Architecting and developing a medical imaging device isn't easy; development cycles range from four to six years. Even by adopting the latest technologies, device designers still run into challenges striving to meet next-generation product requirements, many of which are related to connectivity. The most significant technical challenges are outlined below:
Performance. Systems will need to transfer 4k ultra HD images/video (>40GB/s) with >10 ms latency.
Reliability. Catastrophic failure in an image-guided minimally invasive surgery is not an option.
Interoperability. The ability to seamlessly communicate with complementary medical devices, additional imaging equipment, and the larger healthcare IIoT.
Security. The need to meet strict regulatory compliance while adding connectivity to a wide ecosystem of devices increase the potential for data exposure and vulnerabilities.
Scalability. The need to architect a communication framework that not only meets the requirements of the next-generation product, but also scales within the healthcare IIoT.
Not all challenges are technical; some of the most significant challenges for medical imaging come from the business side. Maintaining product design cycle times, staying within budget, and minimizing long-term cost of ownership are challenges facing medical imaging executives as their teams address next-generation market needs.
The solution is to use commercial off-the-shelf (COTS) data-centric connectivity framework to handle software integration within the imaging devices and to share data with other systems in a wider healthcare IoT. What is data centricity? Data-centricity is an architecture in which the interface between systems or subsystems is the data itself. There are no artificial wrappers or blockers to the interface (i.e., no messages).
In data-centric systems, the underlying infrastructure understands that data, which decouples applications from the data, removing much of the complexity in application development. Data-centric systems manage the data and provide rules on how the applications exchange data, providing a single source of truth.
An example of a data-centric technology that is addressing the design challenges of the next generation medical imaging systems is the Data Distribution Service (DDS) standard. DDS is an open, multi-vendor, data-centric connectivity standard. DDS has roots in mission-critical, high-performance defense, industrial, and embedded applications.
DDS introduces the idea of a databus, a shared global data space that can efficiently deliver millions of messages per second to many simultaneous receivers, while offering detailed quality of service (QoS) control, multicast, configurable reliability, and pervasive redundancy. It is the only technology that delivers the flexibility, reliability, and speed necessary to build complex, real-time applications, a perfect fit for medical imaging (see Figure 1).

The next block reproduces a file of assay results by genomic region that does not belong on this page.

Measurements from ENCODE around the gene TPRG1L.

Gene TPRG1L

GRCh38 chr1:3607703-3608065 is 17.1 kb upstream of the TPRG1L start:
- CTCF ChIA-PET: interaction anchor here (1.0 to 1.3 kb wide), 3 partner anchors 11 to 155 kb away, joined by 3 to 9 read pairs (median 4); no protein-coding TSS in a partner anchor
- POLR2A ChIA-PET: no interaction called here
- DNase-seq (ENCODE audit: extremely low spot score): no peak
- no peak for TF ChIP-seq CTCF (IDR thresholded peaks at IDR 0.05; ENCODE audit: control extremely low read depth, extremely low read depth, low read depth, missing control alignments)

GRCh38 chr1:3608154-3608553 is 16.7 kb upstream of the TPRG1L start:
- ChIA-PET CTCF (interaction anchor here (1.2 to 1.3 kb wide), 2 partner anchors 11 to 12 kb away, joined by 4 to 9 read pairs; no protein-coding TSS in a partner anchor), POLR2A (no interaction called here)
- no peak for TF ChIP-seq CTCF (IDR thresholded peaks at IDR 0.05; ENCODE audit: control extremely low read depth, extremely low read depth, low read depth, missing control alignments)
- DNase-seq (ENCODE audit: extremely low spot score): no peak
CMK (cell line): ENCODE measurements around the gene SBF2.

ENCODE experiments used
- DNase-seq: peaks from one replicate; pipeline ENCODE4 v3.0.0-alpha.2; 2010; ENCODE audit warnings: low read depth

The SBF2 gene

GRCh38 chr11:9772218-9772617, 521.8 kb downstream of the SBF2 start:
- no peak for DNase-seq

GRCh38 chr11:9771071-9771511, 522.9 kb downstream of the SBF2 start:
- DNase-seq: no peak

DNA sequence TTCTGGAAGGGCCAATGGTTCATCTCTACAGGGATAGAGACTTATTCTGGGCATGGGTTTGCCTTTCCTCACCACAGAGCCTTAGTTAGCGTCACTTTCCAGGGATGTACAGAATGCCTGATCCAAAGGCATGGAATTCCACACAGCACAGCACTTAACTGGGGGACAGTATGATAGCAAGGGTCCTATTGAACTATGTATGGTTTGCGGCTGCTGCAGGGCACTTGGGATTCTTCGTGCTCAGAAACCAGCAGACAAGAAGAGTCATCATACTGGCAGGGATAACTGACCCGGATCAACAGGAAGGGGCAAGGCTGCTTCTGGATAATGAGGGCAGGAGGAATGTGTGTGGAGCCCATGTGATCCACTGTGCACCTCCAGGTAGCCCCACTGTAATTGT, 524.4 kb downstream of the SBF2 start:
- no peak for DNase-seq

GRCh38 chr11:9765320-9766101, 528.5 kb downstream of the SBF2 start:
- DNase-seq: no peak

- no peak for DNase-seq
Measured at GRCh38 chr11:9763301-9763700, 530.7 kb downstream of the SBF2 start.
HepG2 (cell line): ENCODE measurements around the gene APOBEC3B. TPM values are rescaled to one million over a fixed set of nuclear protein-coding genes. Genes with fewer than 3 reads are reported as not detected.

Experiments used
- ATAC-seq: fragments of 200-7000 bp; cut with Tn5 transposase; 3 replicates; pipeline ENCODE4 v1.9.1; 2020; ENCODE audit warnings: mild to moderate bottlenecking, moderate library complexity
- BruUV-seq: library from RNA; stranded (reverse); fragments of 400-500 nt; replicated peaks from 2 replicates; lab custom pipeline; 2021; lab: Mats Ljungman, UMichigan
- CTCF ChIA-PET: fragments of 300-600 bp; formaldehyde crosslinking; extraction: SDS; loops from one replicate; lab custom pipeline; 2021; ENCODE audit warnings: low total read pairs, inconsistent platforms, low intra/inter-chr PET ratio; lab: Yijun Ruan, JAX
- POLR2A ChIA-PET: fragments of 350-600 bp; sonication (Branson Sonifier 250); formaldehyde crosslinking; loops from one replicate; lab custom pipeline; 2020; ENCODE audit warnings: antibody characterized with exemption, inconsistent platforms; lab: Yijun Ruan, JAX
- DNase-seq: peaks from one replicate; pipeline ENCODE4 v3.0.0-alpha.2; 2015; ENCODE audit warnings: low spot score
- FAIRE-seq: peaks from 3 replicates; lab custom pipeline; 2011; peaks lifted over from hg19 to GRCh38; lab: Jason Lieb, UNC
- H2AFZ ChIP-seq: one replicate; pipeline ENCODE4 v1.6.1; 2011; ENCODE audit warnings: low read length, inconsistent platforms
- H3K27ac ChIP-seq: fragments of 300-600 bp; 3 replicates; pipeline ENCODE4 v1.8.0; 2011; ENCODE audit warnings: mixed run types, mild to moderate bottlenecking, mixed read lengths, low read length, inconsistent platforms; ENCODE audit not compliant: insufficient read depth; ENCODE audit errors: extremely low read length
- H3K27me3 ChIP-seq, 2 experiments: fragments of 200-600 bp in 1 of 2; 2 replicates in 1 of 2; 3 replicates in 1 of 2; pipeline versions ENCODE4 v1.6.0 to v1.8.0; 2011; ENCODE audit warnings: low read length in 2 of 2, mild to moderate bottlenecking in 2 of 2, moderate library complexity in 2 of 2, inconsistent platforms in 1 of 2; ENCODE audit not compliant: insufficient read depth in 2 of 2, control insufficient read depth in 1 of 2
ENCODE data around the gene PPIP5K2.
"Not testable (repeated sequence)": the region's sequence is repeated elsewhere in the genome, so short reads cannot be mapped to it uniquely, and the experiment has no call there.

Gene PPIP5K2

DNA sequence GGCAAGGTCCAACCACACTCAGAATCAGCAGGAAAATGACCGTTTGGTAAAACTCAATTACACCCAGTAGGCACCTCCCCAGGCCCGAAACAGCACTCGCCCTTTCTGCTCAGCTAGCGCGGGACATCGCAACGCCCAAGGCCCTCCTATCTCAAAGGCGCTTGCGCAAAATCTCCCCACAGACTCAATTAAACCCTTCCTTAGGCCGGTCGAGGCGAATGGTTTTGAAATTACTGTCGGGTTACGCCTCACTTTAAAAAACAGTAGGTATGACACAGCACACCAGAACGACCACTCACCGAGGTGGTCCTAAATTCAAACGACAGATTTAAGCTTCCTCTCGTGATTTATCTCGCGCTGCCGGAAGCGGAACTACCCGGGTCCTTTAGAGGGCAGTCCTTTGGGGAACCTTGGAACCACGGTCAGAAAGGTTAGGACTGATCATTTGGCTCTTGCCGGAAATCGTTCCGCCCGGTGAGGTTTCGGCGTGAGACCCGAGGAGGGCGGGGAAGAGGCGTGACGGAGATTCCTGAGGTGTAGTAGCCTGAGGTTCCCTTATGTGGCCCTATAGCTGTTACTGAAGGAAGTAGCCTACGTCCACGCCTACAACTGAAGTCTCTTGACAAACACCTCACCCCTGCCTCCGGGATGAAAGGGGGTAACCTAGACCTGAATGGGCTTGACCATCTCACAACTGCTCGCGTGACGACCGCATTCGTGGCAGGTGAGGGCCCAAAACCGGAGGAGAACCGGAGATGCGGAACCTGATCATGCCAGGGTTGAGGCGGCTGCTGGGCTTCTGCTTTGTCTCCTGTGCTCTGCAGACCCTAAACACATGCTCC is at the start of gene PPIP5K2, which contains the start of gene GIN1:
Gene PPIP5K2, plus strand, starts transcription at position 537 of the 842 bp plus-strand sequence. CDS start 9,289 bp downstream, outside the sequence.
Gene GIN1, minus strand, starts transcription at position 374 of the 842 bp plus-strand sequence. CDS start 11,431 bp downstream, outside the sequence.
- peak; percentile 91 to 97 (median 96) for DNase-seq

A data-centric DDS-based architecture (see Figures 2 and 3) can address the challenges of connected medical imaging, as follows:
Performance. DDS was constructed from the ground up for real-time control of cyber physical systems over a network. Specific features like zero copy/shared memory, QoS, flat data, and data filtering allow DDS to meet the latency and throughput requirements specified of the most demanding imaging applications.
Reliability. DDS enables the use of redundant paths and by design does not have a single point of failure.
Interoperability. DDS provides syntactic interoperability allowing for a common communication protocol providing a foundation for healthcare IIoT integration.
Security. DDS is a key piece of a trusted security architecture by providing fine-grained security down to the level of the data, not just the “pipe.”
Scalability. DDS-based systems provide near-linear scalability, automatic discovery that provides plug-and-play functionality, and enables bridging to other technologies via routing service.
The medical imaging market is experiencing a period of rapid innovation driven by new technology and cutting-edge customer requirements. To enable innovations in both interventional and diagnostic radiology, it is clear that these systems and their subsequent subsystems will need to be interoperable and move more data, in real time, reliably and securely.3
Utilizing a data-centric system architecture based on standard connectivity technology like DDS allows R&D teams to meet strict design requirements without building their own proprietary connectivity solution from scratch. Commercial DDS offerings like Connext DDS from RTI, for example, offer the most significant benefit by providing a medical-grade DDS that allows medical imaging manufacturers to focus on implementing next-generation product features and leaving the connectivity to the experts. This approach has proven to save development time and speed time to market by allowing all parties to focus on their particular area of expertise: saving lives and improving patient outcomes.
This article was written by David Niewolny, Director, Healthcare Market, Real-Time Innovations, Inc. (RTI), Sunnyvale, CA. For more information, visit here.